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Auckland cancer drug discovery gets funding boost

Auckland cancer drug discovery gets funding boost

Significant research at the University of Auckland into the discovery and development of new drugs to improve patient outcomes in radiation therapy was one of the high profile research programmes funded in the latest round of Health Research Council grants.

Professor Bill Wilson and his multidisciplinary team from the University-based Auckland Cancer Society Research Centre (ACSRC) were granted nearly $5 million over the next five years to develop new drugs for this neglected setting, and for identifying genetic biomarkers that will match these drugs to patients who will most benefit.

“This grant provides critical support for the overall effort in targeting hypoxia in tumours at the University of Auckland,” says Professor Wilson. Another ACSRC member Associate Professor Adam Patterson also gained funding for two smaller projects in a related area of this research.

The new research programme entitled ‘Biomarker-guided drug targeting of the tumour microenvironment in radiotherapy’ is primarily a drug discovery programme.

“We are looking at taking forward a class of drugs that we understand in detail through Senior Research Fellow Dr Moana Tercel’s medicinal chemistry work, and we expect to be able to identify a clinical candidate in this series in the next year,” says Professor Wilson.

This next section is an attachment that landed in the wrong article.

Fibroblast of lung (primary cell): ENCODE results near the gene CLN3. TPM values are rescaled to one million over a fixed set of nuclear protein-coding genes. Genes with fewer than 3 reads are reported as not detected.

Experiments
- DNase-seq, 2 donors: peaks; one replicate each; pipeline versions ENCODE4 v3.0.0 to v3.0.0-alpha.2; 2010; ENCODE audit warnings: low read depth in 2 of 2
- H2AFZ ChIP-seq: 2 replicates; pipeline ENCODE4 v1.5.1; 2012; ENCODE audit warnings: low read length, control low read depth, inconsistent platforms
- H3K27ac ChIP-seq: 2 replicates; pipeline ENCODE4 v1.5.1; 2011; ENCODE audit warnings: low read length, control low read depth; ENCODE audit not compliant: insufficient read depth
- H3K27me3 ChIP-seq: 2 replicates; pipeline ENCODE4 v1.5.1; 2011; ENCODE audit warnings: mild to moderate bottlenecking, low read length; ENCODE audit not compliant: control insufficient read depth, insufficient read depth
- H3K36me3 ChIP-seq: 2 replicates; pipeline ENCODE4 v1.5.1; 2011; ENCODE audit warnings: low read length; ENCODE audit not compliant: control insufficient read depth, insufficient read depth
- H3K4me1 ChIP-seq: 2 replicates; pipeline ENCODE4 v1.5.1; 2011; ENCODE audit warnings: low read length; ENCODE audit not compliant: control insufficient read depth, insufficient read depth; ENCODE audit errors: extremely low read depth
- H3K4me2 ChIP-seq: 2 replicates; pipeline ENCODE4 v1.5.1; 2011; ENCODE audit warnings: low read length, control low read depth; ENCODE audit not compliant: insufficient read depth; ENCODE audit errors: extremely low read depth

“The programme also involves two early stage drug discovery projects which Associate Professor Michael Hay leads. There is exciting potential here that builds on the understanding that we have developed over some years about targeting hypoxia,” he says.

“The other half of the programme seeks to understand how to identify the patients who will benefit from these drugs. We will be investigating biomarkers that predict which tumours will respond,” says Professor Wilson. “This is a neglected field with great promise.”

“Drug development in the 21st century must move away from huge clinical trials with unselected patients towards targeting drugs to tumours based on their molecular profile.”
The team will focus on head and neck cancers because there is an important need for new drugs in the treatment of these cancers.

“That is the clinical setting where we have the strongest evidence that tumour hypoxia is a major problem,” says Professor Wilson. “Hypoxic tumour cells are not eliminated by conventional radio-therapy, so this is an ideal setting to develop these agents.”

“The key is using our existing knowledge and matching the patient tumour profile with the new drug,” he says. “We know that this is necessary to advance drugs through the clinical development phase.”


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